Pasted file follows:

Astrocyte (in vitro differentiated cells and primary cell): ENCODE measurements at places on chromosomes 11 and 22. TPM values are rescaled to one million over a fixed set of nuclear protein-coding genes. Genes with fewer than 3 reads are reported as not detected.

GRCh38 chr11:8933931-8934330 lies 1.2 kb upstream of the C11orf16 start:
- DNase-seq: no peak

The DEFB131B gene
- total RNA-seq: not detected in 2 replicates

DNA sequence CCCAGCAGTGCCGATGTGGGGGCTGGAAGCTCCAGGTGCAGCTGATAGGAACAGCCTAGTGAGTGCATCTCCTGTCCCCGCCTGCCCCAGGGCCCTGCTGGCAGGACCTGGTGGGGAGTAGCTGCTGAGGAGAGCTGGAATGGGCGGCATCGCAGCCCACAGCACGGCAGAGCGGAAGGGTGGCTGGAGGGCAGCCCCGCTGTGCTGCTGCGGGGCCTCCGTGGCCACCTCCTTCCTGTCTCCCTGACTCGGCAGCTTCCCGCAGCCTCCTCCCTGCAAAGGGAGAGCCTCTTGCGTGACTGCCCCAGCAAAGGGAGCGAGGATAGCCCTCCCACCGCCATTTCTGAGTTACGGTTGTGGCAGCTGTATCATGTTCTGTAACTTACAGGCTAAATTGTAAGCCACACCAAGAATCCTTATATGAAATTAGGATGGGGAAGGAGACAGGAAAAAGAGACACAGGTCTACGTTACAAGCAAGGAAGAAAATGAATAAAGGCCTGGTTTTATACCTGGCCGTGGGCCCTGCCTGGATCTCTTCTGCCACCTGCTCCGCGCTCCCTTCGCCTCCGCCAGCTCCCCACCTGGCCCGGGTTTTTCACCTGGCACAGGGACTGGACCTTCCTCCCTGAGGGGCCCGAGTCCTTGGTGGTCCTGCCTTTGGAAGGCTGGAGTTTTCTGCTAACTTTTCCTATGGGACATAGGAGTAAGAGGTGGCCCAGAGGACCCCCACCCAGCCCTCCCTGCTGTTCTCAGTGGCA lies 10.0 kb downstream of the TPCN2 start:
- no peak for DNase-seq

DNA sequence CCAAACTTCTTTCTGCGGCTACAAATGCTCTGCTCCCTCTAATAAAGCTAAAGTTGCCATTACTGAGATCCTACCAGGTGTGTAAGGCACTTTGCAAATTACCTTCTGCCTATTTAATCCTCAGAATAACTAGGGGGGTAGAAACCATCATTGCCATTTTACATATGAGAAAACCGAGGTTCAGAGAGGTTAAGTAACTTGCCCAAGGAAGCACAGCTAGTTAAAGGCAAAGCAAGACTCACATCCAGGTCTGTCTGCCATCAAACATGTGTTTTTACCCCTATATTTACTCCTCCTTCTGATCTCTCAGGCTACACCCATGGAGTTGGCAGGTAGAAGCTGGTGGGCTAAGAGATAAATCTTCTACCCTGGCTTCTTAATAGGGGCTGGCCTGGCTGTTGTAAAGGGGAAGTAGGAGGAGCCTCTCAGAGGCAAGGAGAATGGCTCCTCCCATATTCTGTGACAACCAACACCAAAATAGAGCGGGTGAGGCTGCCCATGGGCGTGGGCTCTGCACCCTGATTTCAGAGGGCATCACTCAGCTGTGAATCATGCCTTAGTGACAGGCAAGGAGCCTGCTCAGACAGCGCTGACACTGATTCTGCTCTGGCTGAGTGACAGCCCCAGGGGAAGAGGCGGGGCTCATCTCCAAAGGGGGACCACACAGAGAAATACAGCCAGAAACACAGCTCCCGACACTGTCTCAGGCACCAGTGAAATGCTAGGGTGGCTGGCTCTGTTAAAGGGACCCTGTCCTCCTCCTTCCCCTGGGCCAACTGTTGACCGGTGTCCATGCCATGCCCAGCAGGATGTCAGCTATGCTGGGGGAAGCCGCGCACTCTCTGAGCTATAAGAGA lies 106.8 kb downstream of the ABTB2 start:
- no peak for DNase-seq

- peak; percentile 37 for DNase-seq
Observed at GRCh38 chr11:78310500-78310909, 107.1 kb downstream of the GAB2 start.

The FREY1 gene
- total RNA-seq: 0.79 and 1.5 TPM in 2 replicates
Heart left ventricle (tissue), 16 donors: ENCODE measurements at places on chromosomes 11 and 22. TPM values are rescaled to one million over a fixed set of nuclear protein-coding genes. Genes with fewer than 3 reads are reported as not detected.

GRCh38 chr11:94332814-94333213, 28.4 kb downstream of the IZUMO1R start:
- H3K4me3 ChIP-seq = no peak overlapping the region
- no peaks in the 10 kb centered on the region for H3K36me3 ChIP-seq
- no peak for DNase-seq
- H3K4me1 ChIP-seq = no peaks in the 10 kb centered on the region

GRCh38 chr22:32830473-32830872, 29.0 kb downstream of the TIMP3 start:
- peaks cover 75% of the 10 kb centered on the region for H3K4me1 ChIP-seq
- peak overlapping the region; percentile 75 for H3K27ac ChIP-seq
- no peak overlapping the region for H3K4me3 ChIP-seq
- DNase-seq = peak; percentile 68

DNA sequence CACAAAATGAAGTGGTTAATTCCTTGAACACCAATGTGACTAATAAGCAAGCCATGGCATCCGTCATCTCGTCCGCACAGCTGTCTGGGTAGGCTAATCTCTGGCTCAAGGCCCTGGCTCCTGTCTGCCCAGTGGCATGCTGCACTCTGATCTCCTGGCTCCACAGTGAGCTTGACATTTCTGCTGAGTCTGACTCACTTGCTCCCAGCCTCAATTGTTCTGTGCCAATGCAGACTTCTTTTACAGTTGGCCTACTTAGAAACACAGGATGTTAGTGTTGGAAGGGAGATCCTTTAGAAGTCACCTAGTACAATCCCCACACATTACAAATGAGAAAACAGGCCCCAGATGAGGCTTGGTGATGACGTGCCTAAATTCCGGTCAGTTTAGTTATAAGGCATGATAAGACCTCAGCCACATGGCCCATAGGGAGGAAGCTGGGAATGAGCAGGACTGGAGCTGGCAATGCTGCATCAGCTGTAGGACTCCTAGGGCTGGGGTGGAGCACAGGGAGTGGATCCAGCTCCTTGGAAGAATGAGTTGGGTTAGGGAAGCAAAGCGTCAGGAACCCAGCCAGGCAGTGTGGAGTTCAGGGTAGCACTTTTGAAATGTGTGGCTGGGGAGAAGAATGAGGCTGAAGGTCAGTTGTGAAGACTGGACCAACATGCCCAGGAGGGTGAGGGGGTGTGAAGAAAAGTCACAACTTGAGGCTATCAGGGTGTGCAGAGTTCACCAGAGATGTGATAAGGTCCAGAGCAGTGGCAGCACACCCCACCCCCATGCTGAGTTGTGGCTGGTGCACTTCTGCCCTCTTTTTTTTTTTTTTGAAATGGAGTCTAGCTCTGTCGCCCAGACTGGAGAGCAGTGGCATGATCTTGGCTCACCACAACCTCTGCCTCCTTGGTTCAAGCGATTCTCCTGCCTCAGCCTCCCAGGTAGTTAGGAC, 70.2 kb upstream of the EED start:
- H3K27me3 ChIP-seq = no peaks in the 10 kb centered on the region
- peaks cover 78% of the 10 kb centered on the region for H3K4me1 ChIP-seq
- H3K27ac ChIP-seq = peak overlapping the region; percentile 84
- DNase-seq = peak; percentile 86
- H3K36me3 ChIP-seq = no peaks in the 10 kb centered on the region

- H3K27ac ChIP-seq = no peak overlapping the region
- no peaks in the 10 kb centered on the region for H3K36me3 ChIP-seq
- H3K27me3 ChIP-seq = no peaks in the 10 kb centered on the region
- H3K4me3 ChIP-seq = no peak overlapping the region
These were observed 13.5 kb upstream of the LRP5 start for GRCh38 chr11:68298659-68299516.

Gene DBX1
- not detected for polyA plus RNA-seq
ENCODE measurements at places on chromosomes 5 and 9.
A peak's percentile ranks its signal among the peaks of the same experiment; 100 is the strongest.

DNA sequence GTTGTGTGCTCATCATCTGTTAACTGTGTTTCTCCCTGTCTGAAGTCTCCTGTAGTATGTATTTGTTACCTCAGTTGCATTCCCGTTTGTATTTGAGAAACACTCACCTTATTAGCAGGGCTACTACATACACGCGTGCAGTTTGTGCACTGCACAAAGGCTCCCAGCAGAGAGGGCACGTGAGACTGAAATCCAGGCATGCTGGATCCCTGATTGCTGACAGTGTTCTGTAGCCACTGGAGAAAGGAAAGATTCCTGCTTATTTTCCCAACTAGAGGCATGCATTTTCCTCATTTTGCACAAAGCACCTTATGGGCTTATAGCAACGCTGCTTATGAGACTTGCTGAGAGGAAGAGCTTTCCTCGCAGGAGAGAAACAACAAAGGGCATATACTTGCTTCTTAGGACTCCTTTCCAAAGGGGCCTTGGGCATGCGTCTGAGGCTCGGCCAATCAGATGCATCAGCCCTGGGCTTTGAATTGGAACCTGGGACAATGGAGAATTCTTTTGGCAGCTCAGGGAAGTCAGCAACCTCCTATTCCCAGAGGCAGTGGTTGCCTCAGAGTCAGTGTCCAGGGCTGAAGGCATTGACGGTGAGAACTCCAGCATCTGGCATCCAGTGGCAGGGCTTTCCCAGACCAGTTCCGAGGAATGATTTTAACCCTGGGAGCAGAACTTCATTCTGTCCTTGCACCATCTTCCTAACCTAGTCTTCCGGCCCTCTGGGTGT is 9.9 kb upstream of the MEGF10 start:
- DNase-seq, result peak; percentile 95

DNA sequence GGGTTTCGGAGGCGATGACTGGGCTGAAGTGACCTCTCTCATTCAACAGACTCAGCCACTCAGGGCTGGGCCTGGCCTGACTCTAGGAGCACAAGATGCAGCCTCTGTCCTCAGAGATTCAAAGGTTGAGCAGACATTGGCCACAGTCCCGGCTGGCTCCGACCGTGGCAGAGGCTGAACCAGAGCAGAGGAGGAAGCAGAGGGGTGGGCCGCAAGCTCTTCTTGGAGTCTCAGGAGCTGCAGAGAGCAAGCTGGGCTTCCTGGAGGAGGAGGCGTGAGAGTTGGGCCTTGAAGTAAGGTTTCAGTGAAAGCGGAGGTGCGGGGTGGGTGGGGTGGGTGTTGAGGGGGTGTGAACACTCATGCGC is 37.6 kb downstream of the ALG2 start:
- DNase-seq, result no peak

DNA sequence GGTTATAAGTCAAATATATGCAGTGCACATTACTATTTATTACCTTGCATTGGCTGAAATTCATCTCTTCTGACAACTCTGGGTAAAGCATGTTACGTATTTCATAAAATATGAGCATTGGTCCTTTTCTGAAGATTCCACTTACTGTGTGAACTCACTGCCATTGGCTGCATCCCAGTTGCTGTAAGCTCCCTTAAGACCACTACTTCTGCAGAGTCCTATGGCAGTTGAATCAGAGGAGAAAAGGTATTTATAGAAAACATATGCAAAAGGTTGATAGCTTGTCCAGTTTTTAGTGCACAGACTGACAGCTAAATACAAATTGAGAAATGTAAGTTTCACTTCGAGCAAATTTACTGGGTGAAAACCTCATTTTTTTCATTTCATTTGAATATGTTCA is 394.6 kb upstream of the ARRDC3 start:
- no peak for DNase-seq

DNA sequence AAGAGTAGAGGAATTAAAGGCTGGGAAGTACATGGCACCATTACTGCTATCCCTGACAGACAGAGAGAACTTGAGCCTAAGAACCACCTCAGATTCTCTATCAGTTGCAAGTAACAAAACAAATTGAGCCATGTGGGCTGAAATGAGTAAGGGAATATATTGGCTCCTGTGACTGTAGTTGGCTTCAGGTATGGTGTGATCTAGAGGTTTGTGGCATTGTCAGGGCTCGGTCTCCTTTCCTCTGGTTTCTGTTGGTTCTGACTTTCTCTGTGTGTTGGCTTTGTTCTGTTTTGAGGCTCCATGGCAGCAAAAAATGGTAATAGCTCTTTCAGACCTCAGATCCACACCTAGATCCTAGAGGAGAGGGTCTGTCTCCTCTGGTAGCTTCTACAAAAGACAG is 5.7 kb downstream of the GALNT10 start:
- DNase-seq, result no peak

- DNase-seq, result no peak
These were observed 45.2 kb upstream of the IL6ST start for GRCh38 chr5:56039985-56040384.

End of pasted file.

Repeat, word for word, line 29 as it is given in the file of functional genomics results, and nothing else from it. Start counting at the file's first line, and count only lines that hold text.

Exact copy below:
- DNase-seq = peak; percentile 86